Hyperglycemia drives intestinal barrier dysfunction and risk for enteric infection
J. Science 23 Mar 2018:359;1376-1383
“Metabolic syndrome often accompanies obesity and hyperglycemia and is associated with a breakdown in the integrity of the intestinal barrier and increased risk of systemic infection. Thaiss et al. found that mice with systemic infection of a Salmonella analog, Citrobacter rodentium, also exhibited hyperglycemia. Deletion of the glucose transporter GLUT2 altered sensitivity to chemically induced epithelial permeability and protected mice from pathogen invasion. The authors also found a correlation in humans between glycated hemoglobin (an indicator of hyperglycemia) and serum levels of pathogen recognition receptor ligands. Obesity, diabetes, and related manifestations are associated with an enhanced, but poorly understood, risk for mucosal infection and systemic inflammation. In mouse models of obesity and diabetes that hyperglycemia drives intestinal barrier permeability, through GLUT2-dependent transcriptional reprogramming of intestinal epithelial cells and alteration of tight and adherence junction integrity. Consequently, hyperglycemia-mediated barrier disruption leads to systemic influx of microbial products and enhanced dissemination of enteric infection. Treatment of hyperglycemia, intestinal epithelial–specific GLUT2 deletion, or inhibition of glucose metabolism restores barrier function and bacterial containment. In humans, systemic influx of intestinal microbiome products correlates with individualized glycemic control, indicated by glycated hemoglobin levels. Together, our results mechanistically link hyperglycemia and intestinal barrier function with systemic infectious and inflammatory consequences of obesity and diabetes.”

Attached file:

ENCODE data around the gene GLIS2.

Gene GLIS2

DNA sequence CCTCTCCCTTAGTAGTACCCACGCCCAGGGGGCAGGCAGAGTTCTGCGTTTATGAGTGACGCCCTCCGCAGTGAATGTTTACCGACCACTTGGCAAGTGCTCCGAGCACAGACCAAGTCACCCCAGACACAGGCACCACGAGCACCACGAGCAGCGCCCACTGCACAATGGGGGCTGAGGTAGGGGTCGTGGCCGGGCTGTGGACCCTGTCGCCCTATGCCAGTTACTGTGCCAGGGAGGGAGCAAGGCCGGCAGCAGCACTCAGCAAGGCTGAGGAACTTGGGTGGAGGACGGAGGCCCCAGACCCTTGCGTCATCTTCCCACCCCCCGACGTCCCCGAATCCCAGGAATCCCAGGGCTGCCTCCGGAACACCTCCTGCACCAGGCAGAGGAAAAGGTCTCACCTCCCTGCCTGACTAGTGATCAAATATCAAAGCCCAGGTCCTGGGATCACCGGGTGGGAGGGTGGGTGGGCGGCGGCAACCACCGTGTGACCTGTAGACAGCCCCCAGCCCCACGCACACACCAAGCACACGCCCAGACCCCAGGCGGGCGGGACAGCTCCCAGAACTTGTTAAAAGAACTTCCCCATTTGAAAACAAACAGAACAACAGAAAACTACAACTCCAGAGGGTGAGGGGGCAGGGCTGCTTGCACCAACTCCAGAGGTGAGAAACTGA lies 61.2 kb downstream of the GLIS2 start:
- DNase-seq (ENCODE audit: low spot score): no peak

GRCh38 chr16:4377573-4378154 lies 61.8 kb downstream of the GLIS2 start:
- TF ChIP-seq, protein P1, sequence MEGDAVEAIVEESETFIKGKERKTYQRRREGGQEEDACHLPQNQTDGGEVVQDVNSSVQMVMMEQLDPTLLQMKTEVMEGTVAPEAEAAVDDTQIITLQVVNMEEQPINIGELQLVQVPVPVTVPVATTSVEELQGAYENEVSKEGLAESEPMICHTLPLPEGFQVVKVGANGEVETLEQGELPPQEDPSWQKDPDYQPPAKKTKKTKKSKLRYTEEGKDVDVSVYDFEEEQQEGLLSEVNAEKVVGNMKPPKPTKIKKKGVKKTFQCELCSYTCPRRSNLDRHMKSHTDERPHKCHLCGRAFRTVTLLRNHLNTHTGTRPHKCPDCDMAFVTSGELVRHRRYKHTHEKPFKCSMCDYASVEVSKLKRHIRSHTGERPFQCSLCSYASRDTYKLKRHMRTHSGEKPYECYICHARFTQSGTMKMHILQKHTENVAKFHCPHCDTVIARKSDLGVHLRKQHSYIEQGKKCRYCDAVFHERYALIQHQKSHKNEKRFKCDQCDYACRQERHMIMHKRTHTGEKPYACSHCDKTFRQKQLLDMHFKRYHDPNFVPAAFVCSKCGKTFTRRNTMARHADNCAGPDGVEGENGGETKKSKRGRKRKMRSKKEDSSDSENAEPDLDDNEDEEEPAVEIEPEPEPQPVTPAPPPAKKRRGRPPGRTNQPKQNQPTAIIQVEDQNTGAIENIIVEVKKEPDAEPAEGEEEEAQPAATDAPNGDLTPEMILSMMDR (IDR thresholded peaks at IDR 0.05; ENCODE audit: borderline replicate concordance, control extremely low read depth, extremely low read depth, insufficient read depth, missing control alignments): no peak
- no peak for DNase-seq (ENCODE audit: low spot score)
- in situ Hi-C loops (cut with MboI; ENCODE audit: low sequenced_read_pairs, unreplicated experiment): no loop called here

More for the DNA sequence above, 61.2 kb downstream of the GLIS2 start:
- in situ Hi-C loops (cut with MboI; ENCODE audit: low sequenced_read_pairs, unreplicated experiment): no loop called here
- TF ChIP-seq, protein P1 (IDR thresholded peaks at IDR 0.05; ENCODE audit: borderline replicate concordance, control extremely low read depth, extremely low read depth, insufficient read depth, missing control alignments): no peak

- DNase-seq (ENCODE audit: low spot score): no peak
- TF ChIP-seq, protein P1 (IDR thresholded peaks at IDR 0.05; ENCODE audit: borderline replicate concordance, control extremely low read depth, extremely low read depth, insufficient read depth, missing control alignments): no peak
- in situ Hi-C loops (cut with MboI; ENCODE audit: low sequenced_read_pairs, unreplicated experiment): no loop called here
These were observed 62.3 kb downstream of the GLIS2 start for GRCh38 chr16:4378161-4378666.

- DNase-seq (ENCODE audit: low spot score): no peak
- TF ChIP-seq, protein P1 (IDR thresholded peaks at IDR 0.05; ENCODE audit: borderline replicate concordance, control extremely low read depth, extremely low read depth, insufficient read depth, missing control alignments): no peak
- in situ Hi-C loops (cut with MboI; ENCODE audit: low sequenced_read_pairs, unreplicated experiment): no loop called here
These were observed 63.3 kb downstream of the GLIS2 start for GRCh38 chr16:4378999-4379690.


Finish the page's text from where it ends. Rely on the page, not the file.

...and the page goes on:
The microbiome in cancer immunotherapy: Diagnostic tools and therapeutic strategies
J. Science 23 Mar 2018:359;366-1370
“The fine line between human health and disease can be driven by the interplay between host and microbial factors. This “metagenome” regulates cancer initiation, progression, and response to therapies. Besides the capacity of distinct microbial species to modulate the pharmacodynamics of chemotherapeutic drugs, symbiosis between epithelial barriers and their microbial ecosystems has a major impact on the local and distant immune system, markedly influencing clinical outcome in cancer patients. Efficacy of cancer immunotherapy with immune checkpoint antibodies can be diminished with administration of antibiotics, and superior efficacy is observed with the presence of specific gut microbes. Future strategies of precision medicine will likely rely on novel diagnostic and therapeutic tools with which to identify and correct defects in the microbiome that compromise therapeutic efficacy.